Category Archives: Cloth Diapers

Caring for Cloth Diapers in your HE Washing Machine

The ultimate cloth diaper pail: a stainless steel trash can with XL wet bag.

Ah, the front loading high-efficiency washing machine… nothing marked me as a MOM quite like this purchase. I had spent the first 10 years of marriage with a handed down washer with two settings: regular and delicate. While the new steam washing machine has many benefits over my old one, getting cloth diapers clean proved to be a challenge. After a lot of trial and error, I’ve come up with the solution that works for us.

The modified wet pail method: Most cloth diaper manufacturers advise against a wet pail (soaking dirty diapers in water until wash day). The wet pail wears down the waterproof fabric more quickly than tossing the dirty duds in a pail or laundry basket. However, high efficiency (HE) washers use very little water and over a short amount of time you’ll notice the distinct smell of ammonia lingering in the diapers. I never had this problem in the old top-load machine that sloshed the clothes around in gallons of water. I’ve tried using a soak cycle first, then running the hot wash/cold rinse cycle with limited results. I’ve also used the steam cycle, which works wonders on removing stains, but the smells are still noticeable. The best solution I’ve found is to simply rinse and wring the diapers out in the sink or tub either when you change them or at the end of the day, then toss them in a wet bag until you’re ready to wash. It’s a faster method than running an extra soak cycle, reduces any odor coming from the diaper pail and easily eliminates the ammonia smell.

Steam cycle or sanitize setting: I’m lucky enough to have the steam washer model and use this option frequently. Like I mentioned, it eliminates stains quite well, but still uses very little water and does not thoroughly rinse out the thick cloth diapers. And the sanitize setting is amazing at cleaning soiled sheets, sanitizing plush toys and prefolds or doublers with solids (okay, poop). The problem is that the heat setting is so high that it will break down the fabric on diaper covers and all-in-one or hybrid diapers. (Like BumGenius, Rumparooz or Bumkins.) So, if you’re spending the money on premium all-in-one diapers or diaper covers, skip the sanitize setting to preserve your investment.

Using the right detergent: This is still an ongoing experiment for us. My third daughter is sensitive to Tide and I recently realized most cloth diaper makers advise against Oxi-Clean and any free and clear detergents. I was using a vegetable-based detergent from Whole Foods that worked well, but with hard water it turns white clothes a light gray over time. So, I’m back to traditional grocery store detergents formulated for an HE machine. I’ve found one that does not irritate my daughter’s skin, but am not happy that it’s not as eco-friendly. Oh, and a word about vinegar. I use vinegar for practically everything (from killing weeds to cleaning counter tops to making cucumber salad) so I have used it often in the wash. Unfortunately, it really breaks down the fibers in your clothes and you will begin to notice  that vinegar makes your washed items scratchy and worn out.

All in all, I still believe that cloth diapers are the easiest diapering solution and without a doubt the most economical. I’ve used them on three children and washing them in an HE machine goes one step further in reducing our eco footprint. What methods have you developed to make cloth diaper care work best for you? Did you find an HE machine to be better or worse (than a top-loader) for this task?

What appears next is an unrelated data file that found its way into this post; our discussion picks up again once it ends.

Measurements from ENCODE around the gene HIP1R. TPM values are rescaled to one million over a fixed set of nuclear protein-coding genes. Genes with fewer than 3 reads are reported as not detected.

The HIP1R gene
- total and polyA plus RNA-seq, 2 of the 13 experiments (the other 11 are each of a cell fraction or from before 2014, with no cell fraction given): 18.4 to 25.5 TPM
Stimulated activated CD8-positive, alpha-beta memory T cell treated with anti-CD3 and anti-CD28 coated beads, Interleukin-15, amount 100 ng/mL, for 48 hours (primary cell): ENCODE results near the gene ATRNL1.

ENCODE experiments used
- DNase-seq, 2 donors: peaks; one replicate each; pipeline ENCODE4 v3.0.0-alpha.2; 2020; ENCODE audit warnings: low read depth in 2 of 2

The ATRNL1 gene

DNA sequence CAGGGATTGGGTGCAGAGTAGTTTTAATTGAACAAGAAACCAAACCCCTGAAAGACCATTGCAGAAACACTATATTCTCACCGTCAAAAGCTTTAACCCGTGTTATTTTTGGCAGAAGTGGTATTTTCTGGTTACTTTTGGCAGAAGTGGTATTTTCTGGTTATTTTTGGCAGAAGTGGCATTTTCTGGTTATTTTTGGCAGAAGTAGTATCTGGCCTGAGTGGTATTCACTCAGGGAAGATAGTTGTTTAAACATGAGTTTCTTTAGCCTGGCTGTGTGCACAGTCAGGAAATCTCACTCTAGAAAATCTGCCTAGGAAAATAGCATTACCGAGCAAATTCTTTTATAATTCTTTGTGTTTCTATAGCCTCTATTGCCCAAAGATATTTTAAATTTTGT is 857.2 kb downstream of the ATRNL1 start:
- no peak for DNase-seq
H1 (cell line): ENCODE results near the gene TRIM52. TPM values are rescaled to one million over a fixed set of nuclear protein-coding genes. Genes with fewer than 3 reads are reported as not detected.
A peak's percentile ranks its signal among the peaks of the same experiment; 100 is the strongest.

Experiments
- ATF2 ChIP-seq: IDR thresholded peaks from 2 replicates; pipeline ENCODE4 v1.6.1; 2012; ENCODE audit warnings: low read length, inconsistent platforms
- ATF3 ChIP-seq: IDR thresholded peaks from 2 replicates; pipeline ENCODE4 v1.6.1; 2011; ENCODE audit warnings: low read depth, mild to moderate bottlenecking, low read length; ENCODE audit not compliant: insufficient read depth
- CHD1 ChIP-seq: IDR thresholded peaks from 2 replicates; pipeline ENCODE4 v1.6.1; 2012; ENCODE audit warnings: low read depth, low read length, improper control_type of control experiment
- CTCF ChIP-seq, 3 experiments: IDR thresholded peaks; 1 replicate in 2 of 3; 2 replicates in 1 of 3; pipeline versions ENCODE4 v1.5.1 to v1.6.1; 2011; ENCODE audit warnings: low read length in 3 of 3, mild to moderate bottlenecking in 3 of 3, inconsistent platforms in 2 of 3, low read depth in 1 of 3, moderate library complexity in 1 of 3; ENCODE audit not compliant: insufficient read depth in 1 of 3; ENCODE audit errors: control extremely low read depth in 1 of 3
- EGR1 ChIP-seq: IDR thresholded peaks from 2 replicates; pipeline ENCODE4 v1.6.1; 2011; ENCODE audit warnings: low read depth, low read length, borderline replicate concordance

Posted by on June 15, 2010 in Cloth Diapers


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Changing your world one diaper at a time.

Sometime around the third or fourth week after having a baby, you come to the realization that once foreign tasks like changing a diaper can now be done one-handed and in the dark. Your reality has certainly shifted.

Not your grandmother's cloth diaper. Shown is the BumGenius 3.0.

So, what choices are you making in this new reality? Are you choosing only the quickest, most convenient options when it comes to food, entertainment and the ever-present diapers? Now imagine if you were to use just ONE cloth diaper a day for one baby. That’s about 1,000 diapers per child that would stay out of the trash. There are 4 million babies born in the U.S. each year. Imagine now that ONE cloth diaper a day for each baby would eliminate 4,000,000,000 disposable diapers; 4 BILLION in case you’re struggling with all those zeros. (And if cost is on your mind: In 2010, the average cost per disposable diaper in the U.S. is $0.36.) Think about it.

MOM DARE: Your challenge this week, if you haven’t tried them already, is to buy or use a cloth diaper. Your options are endless, just do a quick search online if you’re completely in the dark on this subject. An “all-in-one” (AIO) is made just like a disposable and runs between $15 and $20 a piece. These are your most expensive option, so if you’re thinking of buying a new baby gift for someone, this is what to buy. If the thought of washing diapers wrinkles your nose, I can assure you that life will present you with far greater challenges over the next few years. It’s not a hippie thing. It’s not a poor person thing. It’s just another opportunity for you to make a better choice for this world.

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p.s. If you really need some help with this one, comment with your cloth diapering questions. I’ll be more than happy to help you out with this. I have cloth-diapered three children, so I believe I’ve heard (or uttered) nearly every excuse there is on the subject.


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